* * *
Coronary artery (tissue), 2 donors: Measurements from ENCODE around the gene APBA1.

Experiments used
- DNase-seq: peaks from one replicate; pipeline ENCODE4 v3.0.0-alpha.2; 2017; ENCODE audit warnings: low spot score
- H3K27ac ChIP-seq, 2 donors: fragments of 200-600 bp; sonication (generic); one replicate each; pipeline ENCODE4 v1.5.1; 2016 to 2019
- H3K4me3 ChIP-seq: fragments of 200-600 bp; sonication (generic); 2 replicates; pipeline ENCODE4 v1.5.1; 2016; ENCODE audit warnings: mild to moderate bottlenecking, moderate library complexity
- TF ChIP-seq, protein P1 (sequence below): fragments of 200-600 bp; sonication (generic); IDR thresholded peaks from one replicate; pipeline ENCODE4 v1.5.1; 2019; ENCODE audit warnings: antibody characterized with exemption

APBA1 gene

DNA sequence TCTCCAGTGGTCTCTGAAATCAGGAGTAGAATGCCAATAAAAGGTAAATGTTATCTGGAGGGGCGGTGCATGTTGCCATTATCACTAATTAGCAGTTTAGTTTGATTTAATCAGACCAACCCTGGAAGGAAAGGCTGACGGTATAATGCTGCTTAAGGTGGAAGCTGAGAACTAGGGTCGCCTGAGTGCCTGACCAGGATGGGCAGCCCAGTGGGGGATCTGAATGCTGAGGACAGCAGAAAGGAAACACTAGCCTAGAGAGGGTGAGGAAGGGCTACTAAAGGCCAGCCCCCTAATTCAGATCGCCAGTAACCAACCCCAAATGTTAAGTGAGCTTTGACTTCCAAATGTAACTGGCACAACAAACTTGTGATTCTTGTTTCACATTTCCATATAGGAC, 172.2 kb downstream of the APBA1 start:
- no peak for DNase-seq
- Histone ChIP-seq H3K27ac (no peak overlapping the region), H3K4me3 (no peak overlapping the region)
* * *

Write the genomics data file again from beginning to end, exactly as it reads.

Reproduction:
Coronary artery (tissue), 2 donors: Measurements from ENCODE around the gene APBA1.

Experiments used
- DNase-seq: peaks from one replicate; pipeline ENCODE4 v3.0.0-alpha.2; 2017; ENCODE audit warnings: low spot score
- H3K27ac ChIP-seq, 2 donors: fragments of 200-600 bp; sonication (generic); one replicate each; pipeline ENCODE4 v1.5.1; 2016 to 2019
- H3K4me3 ChIP-seq: fragments of 200-600 bp; sonication (generic); 2 replicates; pipeline ENCODE4 v1.5.1; 2016; ENCODE audit warnings: mild to moderate bottlenecking, moderate library complexity
- TF ChIP-seq, protein P1 (sequence below): fragments of 200-600 bp; sonication (generic); IDR thresholded peaks from one replicate; pipeline ENCODE4 v1.5.1; 2019; ENCODE audit warnings: antibody characterized with exemption

APBA1 gene

DNA sequence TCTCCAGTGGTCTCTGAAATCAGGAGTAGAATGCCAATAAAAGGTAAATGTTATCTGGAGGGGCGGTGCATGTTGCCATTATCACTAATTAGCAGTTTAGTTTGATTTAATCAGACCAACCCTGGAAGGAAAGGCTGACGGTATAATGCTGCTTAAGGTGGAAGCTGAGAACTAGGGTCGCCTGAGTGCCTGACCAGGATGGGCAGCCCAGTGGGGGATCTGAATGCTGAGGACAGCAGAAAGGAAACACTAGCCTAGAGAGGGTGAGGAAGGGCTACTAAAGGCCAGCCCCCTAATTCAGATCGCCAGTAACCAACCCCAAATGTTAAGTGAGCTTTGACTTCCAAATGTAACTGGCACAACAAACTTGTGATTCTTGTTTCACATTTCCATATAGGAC, 172.2 kb downstream of the APBA1 start:
- no peak for DNase-seq
- Histone ChIP-seq H3K27ac (no peak overlapping the region), H3K4me3 (no peak overlapping the region)